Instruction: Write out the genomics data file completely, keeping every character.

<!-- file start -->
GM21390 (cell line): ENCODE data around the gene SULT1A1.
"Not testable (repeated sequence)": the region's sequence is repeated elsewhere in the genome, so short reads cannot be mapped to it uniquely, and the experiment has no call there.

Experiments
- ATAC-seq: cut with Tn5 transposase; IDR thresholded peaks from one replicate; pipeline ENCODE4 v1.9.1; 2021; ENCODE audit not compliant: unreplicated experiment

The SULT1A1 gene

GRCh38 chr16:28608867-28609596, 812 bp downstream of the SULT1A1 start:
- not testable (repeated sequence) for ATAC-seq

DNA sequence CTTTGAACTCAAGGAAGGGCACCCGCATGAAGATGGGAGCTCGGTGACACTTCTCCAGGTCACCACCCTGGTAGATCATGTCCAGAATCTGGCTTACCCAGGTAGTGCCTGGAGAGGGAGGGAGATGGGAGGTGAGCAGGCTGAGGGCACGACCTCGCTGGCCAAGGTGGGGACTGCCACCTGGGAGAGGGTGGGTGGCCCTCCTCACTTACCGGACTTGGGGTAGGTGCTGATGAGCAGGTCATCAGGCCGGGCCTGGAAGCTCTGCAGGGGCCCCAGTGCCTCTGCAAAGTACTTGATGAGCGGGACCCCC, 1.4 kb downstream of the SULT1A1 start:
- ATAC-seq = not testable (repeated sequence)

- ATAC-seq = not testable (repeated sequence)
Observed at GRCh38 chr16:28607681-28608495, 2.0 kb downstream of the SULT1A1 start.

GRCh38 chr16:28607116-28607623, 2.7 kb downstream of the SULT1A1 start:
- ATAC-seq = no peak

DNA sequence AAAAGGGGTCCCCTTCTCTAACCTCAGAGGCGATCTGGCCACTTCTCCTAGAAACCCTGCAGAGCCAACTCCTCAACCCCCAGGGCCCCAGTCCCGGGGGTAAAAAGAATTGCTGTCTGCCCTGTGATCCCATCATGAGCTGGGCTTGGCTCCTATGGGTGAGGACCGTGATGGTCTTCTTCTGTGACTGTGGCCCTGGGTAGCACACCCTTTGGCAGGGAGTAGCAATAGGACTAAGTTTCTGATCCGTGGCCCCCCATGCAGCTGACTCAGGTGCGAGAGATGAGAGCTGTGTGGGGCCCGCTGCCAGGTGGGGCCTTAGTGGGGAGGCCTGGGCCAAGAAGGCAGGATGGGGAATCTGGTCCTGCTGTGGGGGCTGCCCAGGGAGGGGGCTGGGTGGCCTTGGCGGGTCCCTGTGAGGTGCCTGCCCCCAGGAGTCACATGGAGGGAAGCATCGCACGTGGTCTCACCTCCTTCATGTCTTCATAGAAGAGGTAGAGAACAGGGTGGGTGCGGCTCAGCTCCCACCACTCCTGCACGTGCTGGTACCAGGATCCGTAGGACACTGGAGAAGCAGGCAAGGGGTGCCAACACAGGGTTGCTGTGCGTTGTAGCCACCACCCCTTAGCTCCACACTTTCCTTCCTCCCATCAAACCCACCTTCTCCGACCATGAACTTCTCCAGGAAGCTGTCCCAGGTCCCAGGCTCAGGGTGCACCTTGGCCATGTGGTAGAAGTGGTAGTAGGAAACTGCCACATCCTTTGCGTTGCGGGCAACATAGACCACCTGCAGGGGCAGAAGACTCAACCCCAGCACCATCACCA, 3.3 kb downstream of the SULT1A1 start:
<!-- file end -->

GM21390 (cell line): ENCODE data around the gene SULT1A1.
"Not testable (repeated sequence)": the region's sequence is repeated elsewhere in the genome, so short reads cannot be mapped to it uniquely, and the experiment has no call there.

Experiments
- ATAC-seq: cut with Tn5 transposase; IDR thresholded peaks from one replicate; pipeline ENCODE4 v1.9.1; 2021; ENCODE audit not compliant: unreplicated experiment

The SULT1A1 gene

GRCh38 chr16:28608867-28609596, 812 bp downstream of the SULT1A1 start:
- not testable (repeated sequence) for ATAC-seq

DNA sequence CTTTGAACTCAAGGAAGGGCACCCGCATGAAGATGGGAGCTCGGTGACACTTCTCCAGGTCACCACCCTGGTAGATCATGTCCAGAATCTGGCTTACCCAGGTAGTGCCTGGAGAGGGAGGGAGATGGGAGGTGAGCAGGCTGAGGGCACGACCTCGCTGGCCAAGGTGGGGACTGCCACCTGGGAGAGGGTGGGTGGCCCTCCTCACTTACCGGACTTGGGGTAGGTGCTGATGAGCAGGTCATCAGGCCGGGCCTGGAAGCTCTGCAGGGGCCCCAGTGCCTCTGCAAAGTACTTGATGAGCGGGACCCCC, 1.4 kb downstream of the SULT1A1 start:
- ATAC-seq = not testable (repeated sequence)

- ATAC-seq = not testable (repeated sequence)
Observed at GRCh38 chr16:28607681-28608495, 2.0 kb downstream of the SULT1A1 start.

GRCh38 chr16:28607116-28607623, 2.7 kb downstream of the SULT1A1 start:
- ATAC-seq = no peak

DNA sequence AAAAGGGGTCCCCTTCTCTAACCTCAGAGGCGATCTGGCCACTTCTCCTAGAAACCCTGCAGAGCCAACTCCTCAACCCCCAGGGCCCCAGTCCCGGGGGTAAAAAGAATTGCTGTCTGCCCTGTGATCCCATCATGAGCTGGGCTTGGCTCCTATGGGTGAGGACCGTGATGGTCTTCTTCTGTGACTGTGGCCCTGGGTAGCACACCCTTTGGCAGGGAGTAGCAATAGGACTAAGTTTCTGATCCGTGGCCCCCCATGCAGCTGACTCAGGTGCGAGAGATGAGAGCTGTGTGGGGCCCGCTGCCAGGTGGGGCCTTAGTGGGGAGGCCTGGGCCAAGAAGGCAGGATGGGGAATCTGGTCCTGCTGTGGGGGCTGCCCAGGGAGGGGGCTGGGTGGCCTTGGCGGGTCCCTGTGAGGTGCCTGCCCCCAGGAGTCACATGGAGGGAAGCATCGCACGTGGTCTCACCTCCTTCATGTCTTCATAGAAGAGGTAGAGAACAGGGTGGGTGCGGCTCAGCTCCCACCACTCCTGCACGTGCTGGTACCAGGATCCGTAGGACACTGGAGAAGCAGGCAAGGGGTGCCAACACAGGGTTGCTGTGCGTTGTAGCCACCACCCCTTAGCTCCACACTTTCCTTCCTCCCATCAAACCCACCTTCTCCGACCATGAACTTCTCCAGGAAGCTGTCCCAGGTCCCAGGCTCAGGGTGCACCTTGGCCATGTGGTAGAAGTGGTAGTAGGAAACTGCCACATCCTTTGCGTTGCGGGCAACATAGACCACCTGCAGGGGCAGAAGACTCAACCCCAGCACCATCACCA, 3.3 kb downstream of the SULT1A1 start: